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Progression of the Diamond Market


Our expectations for the diamond market in the short-to-medium term are less aggressive. In the next three years, we believe annual world production of rough diamonds will receive a boost of 10 to 15 million carats in mainly lower quality diamonds as the Argyle underground mine also expands to full production. We already anticipate increased production from Zimbabwe after four new companies were awarded mining licences for different areas of the Marange concession, doubling the number of companies mining diamonds in Chiadzwa. What this means is that diamond prices will likely rise at a slower pace than had been anticipated just two years ago. Add to this the fact that emerging diamond markets are not growing quickly enough to replace diminishing demand in developed diamond markets.

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This publication is part of the Diamond Industry Series, a series of diamond industry reports produced by Equity Communications ahead of the 2013 Diamond Report. Equity Communications Diamond Report provides detailed analysis of trends in the diamond industry value chain in 2012-2013, from the production end to the retail end. It is in its third edition.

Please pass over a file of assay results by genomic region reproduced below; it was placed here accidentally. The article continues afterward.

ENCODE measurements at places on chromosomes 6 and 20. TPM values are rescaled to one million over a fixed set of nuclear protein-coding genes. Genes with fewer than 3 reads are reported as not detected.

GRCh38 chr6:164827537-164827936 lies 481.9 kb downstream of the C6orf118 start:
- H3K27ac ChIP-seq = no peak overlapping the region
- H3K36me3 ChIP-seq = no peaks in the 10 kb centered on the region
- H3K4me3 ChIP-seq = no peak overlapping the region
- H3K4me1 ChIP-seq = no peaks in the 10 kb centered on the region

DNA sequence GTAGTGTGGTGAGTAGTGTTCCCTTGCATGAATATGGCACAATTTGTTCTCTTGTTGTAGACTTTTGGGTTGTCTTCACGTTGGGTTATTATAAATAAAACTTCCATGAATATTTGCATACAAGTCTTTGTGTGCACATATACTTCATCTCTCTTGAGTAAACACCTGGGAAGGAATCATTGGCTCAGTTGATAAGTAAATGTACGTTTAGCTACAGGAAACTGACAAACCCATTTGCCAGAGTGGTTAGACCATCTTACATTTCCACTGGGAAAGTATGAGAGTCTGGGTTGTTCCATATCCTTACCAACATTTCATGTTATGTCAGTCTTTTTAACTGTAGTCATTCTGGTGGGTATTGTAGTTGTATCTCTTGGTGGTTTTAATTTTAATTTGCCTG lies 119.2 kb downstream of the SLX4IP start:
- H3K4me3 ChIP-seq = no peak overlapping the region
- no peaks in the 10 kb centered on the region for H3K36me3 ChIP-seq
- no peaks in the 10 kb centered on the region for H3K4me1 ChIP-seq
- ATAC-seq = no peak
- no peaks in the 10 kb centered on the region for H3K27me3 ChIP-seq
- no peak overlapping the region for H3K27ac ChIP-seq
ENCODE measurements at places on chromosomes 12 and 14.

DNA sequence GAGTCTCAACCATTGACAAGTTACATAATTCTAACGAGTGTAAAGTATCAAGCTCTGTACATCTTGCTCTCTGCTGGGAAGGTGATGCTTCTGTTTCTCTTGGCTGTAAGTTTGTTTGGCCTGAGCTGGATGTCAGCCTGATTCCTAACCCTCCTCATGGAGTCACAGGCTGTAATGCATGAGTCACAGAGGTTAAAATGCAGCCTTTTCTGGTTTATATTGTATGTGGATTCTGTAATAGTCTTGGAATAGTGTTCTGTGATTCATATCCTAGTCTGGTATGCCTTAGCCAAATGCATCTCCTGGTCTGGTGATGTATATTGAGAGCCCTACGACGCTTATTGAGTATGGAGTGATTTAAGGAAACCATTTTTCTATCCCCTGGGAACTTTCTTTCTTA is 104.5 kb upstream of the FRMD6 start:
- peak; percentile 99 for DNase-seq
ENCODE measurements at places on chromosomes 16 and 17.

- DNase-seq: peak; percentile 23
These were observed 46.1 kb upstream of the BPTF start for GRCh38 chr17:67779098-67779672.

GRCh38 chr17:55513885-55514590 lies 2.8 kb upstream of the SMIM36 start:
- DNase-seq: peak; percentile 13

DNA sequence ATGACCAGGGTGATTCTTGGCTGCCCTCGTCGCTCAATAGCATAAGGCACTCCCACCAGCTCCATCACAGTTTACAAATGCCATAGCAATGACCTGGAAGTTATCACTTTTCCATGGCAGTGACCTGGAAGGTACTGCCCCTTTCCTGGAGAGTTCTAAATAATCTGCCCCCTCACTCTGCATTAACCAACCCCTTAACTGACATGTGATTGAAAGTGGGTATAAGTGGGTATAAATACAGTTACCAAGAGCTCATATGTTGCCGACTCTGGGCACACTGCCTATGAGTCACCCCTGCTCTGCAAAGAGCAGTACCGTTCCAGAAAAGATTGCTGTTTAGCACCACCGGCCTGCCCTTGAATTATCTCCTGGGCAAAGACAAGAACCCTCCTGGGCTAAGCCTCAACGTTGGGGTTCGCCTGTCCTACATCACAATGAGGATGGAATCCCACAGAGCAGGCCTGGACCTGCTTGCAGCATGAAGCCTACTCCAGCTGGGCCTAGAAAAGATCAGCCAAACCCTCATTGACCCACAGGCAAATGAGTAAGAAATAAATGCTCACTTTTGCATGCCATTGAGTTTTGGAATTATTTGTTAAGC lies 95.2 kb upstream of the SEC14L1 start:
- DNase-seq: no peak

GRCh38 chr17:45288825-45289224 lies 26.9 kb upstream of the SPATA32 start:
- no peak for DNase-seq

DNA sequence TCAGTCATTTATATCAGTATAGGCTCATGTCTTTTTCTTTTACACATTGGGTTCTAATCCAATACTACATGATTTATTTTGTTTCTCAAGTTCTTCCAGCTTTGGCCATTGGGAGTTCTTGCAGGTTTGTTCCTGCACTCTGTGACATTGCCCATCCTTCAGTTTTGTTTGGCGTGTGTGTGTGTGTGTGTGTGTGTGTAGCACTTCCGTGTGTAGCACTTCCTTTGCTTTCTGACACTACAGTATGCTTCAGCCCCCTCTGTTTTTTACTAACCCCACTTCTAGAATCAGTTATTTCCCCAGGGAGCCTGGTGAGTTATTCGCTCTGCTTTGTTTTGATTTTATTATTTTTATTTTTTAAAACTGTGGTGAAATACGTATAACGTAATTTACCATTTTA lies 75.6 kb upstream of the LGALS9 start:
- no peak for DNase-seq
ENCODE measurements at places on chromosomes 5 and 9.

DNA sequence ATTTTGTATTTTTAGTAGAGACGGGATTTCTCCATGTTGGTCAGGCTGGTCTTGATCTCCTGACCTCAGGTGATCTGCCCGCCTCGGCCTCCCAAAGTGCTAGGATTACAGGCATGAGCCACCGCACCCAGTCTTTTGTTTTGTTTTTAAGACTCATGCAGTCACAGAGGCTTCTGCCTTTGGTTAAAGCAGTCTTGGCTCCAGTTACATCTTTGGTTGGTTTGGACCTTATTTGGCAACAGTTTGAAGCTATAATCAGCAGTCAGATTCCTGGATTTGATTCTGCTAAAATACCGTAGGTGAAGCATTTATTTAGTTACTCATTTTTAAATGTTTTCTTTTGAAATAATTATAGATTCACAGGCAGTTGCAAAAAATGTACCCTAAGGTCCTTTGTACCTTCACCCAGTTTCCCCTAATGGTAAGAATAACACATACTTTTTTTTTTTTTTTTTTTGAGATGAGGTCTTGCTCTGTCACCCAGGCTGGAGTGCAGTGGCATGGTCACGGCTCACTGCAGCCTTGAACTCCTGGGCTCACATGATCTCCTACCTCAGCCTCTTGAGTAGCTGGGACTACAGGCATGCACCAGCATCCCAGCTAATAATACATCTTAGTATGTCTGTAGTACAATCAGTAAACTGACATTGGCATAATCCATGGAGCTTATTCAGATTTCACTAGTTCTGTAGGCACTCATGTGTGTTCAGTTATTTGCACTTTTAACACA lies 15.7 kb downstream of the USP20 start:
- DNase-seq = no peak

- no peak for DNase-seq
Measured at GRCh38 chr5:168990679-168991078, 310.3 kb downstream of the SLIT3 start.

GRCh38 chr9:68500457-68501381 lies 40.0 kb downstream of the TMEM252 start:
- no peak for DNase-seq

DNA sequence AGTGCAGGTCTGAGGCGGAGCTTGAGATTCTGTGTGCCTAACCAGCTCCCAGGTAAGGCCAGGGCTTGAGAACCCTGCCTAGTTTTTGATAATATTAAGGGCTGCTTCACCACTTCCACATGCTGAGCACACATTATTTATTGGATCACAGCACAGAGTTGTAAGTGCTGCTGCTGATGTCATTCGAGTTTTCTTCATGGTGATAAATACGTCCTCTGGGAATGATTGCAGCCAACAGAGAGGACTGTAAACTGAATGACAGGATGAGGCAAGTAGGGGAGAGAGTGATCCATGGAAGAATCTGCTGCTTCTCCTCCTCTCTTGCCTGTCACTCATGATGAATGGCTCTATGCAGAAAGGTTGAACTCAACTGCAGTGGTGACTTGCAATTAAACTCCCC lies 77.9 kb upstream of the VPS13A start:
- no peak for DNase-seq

About Authors
Tinashe Takafuma is Head of Research at Equity Communications. You may contact him by email at: ttinashe@equityzw.com. Gerald Manyengavana is a Research Analyst at Equity Communications. You may contact him by email at:
mgerald@equityzw.com;

For Further Contact


If you would like to discuss this report, please contact either of the above. To find the latest Equity Communications content and register to receive notifications on new diamond industry reports and luxury goods sector reports, please visit www.diamondshades.com